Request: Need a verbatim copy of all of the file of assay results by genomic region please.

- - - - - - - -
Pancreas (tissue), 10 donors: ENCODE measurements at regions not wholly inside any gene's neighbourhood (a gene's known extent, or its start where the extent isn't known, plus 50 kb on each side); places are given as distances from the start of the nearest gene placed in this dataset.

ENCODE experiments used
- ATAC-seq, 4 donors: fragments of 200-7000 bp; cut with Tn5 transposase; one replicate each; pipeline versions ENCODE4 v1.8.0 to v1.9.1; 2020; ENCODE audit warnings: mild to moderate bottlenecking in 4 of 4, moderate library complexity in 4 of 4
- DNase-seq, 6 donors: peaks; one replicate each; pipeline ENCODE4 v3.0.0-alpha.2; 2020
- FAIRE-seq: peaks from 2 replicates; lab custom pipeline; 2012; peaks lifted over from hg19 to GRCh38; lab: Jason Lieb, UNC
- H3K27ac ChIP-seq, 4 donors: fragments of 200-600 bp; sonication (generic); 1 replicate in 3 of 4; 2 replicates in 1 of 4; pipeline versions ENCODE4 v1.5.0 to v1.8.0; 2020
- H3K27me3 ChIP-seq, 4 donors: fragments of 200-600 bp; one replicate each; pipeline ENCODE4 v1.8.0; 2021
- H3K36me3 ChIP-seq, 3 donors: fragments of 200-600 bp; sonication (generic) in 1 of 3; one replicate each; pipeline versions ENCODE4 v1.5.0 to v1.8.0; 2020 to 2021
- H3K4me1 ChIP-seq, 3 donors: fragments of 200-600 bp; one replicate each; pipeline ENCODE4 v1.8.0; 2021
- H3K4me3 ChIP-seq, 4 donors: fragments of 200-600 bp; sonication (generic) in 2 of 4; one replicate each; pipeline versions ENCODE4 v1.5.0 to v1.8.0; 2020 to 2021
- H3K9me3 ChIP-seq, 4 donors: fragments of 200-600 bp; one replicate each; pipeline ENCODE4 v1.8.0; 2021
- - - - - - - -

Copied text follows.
Pancreas (tissue), 10 donors: ENCODE measurements at regions not wholly inside any gene's neighbourhood (a gene's known extent, or its start where the extent isn't known, plus 50 kb on each side); places are given as distances from the start of the nearest gene placed in this dataset.

ENCODE experiments used
- ATAC-seq, 4 donors: fragments of 200-7000 bp; cut with Tn5 transposase; one replicate each; pipeline versions ENCODE4 v1.8.0 to v1.9.1; 2020; ENCODE audit warnings: mild to moderate bottlenecking in 4 of 4, moderate library complexity in 4 of 4
- DNase-seq, 6 donors: peaks; one replicate each; pipeline ENCODE4 v3.0.0-alpha.2; 2020
- FAIRE-seq: peaks from 2 replicates; lab custom pipeline; 2012; peaks lifted over from hg19 to GRCh38; lab: Jason Lieb, UNC
- H3K27ac ChIP-seq, 4 donors: fragments of 200-600 bp; sonication (generic); 1 replicate in 3 of 4; 2 replicates in 1 of 4; pipeline versions ENCODE4 v1.5.0 to v1.8.0; 2020
- H3K27me3 ChIP-seq, 4 donors: fragments of 200-600 bp; one replicate each; pipeline ENCODE4 v1.8.0; 2021
- H3K36me3 ChIP-seq, 3 donors: fragments of 200-600 bp; sonication (generic) in 1 of 3; one replicate each; pipeline versions ENCODE4 v1.5.0 to v1.8.0; 2020 to 2021
- H3K4me1 ChIP-seq, 3 donors: fragments of 200-600 bp; one replicate each; pipeline ENCODE4 v1.8.0; 2021
- H3K4me3 ChIP-seq, 4 donors: fragments of 200-600 bp; sonication (generic) in 2 of 4; one replicate each; pipeline versions ENCODE4 v1.5.0 to v1.8.0; 2020 to 2021
- H3K9me3 ChIP-seq, 4 donors: fragments of 200-600 bp; one replicate each; pipeline ENCODE4 v1.8.0; 2021